Section 55
Chapter 54,774

Optimization of media and temperature for enhanced antimicrobial production by bacteria associated with Rhabditis sp

Vijayakumari, S.J.; Sasidharannair, N.K.; Nambisan, B.; Mohandas, C.

Iranian Journal of Microbiology 5(2): 136-141


ISSN/ISBN: 2008-3289
PMID: 23825731
Accession: 054773755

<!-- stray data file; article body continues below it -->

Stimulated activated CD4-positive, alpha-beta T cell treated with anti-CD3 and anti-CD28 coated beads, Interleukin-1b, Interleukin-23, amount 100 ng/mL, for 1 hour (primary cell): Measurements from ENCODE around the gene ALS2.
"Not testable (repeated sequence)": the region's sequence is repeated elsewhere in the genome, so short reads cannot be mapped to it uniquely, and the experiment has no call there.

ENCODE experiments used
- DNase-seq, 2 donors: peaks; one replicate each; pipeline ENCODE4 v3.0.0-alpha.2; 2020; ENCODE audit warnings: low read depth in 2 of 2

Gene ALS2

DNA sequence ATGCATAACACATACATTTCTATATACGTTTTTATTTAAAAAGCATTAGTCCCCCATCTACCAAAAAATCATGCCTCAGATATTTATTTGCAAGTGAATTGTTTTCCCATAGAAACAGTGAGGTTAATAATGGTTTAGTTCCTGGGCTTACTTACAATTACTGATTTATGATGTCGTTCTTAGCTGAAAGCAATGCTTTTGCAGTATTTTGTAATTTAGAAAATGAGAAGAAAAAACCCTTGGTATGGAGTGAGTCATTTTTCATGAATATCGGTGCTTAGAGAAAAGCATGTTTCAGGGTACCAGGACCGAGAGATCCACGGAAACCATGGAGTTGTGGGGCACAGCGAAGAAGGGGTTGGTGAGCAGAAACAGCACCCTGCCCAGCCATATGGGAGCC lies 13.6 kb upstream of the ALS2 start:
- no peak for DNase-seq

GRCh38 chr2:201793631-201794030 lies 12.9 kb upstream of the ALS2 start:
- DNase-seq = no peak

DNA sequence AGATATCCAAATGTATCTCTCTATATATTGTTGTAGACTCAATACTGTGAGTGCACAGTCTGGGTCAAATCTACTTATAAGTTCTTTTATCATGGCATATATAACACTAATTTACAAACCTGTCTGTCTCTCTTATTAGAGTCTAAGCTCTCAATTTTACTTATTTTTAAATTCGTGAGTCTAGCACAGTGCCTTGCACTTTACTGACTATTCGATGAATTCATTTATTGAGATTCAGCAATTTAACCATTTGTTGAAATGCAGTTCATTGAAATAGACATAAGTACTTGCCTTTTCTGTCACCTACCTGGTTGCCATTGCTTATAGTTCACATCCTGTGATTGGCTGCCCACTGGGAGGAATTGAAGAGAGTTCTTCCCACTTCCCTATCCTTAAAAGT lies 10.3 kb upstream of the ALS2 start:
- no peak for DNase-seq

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Entomopathogenic nematodes, belonging to the family heterorhabditis and steinernematidae, are reported to be symbiotically associated with specific bacteria and the secondary metabolites produced by these bacteria possess antimicrobial activity. In this study, bacteria were isolated from nematodes belonging to the family rhabditidae, and the antimicrobial activity was tested against four bacteria viz. Bacillus subtilis MTCC 2756, Staphylococcus aureus MTCC 902, Escherichia coli MTCC 2622, and Pseudomonas aeruginosa MTCC 2642 and five fungi viz. Aspergillus flavus MTCC 183, Candida albicans MTCC 277, Fusarium oxysporum MTCC 284, Rhizoctonia solani MTCC 4634 and Penicillium expansum MTCC 2006. The isolated bacteria were cultured in nutrient broth (NB), Luria broth (LB) and Tryptic soya broth (TSB) at 25, 30 and 35°C. Cell free culture filtrate was prepared by centrifugation and was separated into organic and aqueous fractions. Organic fraction was concentrated and tested for antimicrobial activity. The culture filtrate of the bacteria isolated from the entomopathogenic Rhabditis sp. was found to possess antimicrobial activity against the four bacteria and five fungi tested. The bacterium grew well in TSB, LB and NB media though in TSB yield and activity were higher. Antimicrobial activity was higher at 30°C as compared with 25 or 35°C. HPLC analysis indicated major differences in peak areas and retention times at different temperatures. Increased number of peaks with higher peak areas was obtained at 30°C. The study suggests that the bacteria could produce more bioactive molecules effective against medically and agriculturally important bacteria and fungi depending on culture media and temperature. Modified media could yield different types of molecules effective against diseases/disorders of plant, animals and humans.

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